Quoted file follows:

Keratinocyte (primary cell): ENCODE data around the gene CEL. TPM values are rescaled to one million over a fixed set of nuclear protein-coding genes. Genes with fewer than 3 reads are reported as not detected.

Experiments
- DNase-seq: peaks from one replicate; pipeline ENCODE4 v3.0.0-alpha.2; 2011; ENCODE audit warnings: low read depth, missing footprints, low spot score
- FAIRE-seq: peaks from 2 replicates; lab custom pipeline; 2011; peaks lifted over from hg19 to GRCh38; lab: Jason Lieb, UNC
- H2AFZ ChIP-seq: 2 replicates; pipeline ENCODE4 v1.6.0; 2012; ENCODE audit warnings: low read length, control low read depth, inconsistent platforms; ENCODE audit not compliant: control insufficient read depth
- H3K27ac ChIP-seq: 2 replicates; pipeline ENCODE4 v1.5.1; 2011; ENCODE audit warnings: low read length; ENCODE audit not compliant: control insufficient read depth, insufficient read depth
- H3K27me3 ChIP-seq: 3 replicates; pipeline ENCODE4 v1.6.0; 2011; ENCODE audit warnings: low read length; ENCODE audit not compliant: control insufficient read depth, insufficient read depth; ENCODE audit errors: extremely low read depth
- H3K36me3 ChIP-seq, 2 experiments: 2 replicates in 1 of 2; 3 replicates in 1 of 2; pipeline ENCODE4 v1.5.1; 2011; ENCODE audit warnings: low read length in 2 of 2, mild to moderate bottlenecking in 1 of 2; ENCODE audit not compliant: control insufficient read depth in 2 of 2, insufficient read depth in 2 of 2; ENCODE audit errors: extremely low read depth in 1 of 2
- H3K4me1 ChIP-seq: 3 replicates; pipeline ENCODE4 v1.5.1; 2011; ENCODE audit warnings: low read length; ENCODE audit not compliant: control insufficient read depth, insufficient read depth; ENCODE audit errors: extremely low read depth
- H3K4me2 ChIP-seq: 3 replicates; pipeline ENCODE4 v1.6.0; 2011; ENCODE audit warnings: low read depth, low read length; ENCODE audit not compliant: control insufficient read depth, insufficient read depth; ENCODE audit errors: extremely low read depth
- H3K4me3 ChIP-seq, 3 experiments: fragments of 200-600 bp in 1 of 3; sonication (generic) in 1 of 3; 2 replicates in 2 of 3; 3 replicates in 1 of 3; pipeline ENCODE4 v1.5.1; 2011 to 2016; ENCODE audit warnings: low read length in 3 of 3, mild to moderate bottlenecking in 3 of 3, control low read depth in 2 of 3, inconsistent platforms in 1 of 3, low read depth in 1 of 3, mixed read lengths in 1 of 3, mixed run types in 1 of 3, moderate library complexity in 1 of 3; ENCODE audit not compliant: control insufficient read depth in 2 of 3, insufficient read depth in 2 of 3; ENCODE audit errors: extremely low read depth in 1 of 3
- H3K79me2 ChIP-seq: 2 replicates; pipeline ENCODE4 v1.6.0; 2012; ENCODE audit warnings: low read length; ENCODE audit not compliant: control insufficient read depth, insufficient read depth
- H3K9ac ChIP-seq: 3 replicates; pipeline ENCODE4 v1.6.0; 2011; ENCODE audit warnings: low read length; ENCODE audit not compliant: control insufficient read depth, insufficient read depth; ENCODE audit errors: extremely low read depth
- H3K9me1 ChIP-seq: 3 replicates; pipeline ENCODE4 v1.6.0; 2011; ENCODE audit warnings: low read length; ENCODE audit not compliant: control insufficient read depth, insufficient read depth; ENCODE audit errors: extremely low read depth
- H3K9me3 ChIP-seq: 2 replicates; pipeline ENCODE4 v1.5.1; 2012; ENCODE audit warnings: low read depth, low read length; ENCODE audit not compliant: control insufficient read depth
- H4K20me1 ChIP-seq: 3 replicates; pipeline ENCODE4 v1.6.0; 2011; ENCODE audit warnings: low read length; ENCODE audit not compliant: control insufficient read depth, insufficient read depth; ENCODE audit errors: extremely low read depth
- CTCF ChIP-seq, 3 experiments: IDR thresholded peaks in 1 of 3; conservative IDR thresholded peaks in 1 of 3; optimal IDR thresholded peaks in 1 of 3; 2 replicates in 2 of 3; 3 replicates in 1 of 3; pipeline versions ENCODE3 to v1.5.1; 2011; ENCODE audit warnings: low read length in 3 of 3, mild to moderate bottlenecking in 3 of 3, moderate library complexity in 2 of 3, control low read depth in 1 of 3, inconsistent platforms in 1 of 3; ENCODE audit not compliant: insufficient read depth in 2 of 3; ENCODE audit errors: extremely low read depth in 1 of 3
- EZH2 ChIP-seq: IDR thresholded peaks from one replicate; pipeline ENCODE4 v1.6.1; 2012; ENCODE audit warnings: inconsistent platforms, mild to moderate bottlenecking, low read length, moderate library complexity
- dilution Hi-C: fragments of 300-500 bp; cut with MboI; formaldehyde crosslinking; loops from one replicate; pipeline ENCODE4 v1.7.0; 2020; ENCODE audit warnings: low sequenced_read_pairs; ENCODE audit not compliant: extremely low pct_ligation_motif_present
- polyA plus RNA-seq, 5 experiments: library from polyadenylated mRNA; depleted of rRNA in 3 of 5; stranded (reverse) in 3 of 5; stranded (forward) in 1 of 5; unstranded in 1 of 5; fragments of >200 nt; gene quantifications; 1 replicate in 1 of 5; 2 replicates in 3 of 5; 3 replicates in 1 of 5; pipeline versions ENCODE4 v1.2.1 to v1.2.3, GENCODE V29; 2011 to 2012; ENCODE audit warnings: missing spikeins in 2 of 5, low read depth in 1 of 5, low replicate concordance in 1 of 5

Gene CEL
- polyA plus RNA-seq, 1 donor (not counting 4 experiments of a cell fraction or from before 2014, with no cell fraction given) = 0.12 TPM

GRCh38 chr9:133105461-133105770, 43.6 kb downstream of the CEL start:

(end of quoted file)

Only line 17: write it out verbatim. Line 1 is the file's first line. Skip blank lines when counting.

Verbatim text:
- CTCF ChIP-seq, 3 experiments: IDR thresholded peaks in 1 of 3; conservative IDR thresholded peaks in 1 of 3; optimal IDR thresholded peaks in 1 of 3; 2 replicates in 2 of 3; 3 replicates in 1 of 3; pipeline versions ENCODE3 to v1.5.1; 2011; ENCODE audit warnings: low read length in 3 of 3, mild to moderate bottlenecking in 3 of 3, moderate library complexity in 2 of 3, control low read depth in 1 of 3, inconsistent platforms in 1 of 3; ENCODE audit not compliant: insufficient read depth in 2 of 3; ENCODE audit errors: extremely low read depth in 1 of 3